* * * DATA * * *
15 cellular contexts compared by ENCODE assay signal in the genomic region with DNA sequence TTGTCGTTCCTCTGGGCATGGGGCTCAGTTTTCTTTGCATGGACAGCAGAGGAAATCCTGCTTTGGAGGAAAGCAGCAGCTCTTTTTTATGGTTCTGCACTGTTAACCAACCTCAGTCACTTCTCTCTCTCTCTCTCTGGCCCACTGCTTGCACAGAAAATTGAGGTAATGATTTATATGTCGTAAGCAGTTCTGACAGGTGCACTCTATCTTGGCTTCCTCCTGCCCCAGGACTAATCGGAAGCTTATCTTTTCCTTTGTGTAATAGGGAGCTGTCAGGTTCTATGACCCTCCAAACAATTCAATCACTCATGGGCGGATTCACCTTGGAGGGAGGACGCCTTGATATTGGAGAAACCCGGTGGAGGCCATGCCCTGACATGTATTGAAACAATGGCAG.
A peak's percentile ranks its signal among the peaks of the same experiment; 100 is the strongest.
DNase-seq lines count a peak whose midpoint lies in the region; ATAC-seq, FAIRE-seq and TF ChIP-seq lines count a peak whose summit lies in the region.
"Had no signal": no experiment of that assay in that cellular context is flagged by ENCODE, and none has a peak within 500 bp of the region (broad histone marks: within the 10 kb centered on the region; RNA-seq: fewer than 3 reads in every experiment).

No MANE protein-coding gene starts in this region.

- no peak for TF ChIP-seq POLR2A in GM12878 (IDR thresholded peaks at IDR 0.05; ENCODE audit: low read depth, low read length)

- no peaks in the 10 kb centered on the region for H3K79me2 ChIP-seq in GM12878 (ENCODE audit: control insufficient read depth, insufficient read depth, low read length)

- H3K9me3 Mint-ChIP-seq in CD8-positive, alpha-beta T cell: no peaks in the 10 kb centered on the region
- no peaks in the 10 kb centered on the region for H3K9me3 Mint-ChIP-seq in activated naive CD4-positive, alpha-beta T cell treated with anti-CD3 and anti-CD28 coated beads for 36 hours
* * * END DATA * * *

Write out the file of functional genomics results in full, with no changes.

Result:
15 cellular contexts compared by ENCODE assay signal in the genomic region with DNA sequence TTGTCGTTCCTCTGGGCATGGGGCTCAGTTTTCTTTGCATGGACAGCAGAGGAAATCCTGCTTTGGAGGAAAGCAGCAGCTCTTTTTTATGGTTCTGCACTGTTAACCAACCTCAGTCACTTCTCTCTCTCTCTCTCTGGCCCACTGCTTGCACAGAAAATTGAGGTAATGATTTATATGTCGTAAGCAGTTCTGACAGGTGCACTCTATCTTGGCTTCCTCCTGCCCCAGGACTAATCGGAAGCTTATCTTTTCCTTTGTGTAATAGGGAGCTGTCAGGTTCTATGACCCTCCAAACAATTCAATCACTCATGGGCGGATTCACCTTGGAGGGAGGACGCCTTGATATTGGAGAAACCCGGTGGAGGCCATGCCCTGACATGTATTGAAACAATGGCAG.
A peak's percentile ranks its signal among the peaks of the same experiment; 100 is the strongest.
DNase-seq lines count a peak whose midpoint lies in the region; ATAC-seq, FAIRE-seq and TF ChIP-seq lines count a peak whose summit lies in the region.
"Had no signal": no experiment of that assay in that cellular context is flagged by ENCODE, and none has a peak within 500 bp of the region (broad histone marks: within the 10 kb centered on the region; RNA-seq: fewer than 3 reads in every experiment).

No MANE protein-coding gene starts in this region.

- no peak for TF ChIP-seq POLR2A in GM12878 (IDR thresholded peaks at IDR 0.05; ENCODE audit: low read depth, low read length)

- no peaks in the 10 kb centered on the region for H3K79me2 ChIP-seq in GM12878 (ENCODE audit: control insufficient read depth, insufficient read depth, low read length)

- H3K9me3 Mint-ChIP-seq in CD8-positive, alpha-beta T cell: no peaks in the 10 kb centered on the region
- no peaks in the 10 kb centered on the region for H3K9me3 Mint-ChIP-seq in activated naive CD4-positive, alpha-beta T cell treated with anti-CD3 and anti-CD28 coated beads for 36 hours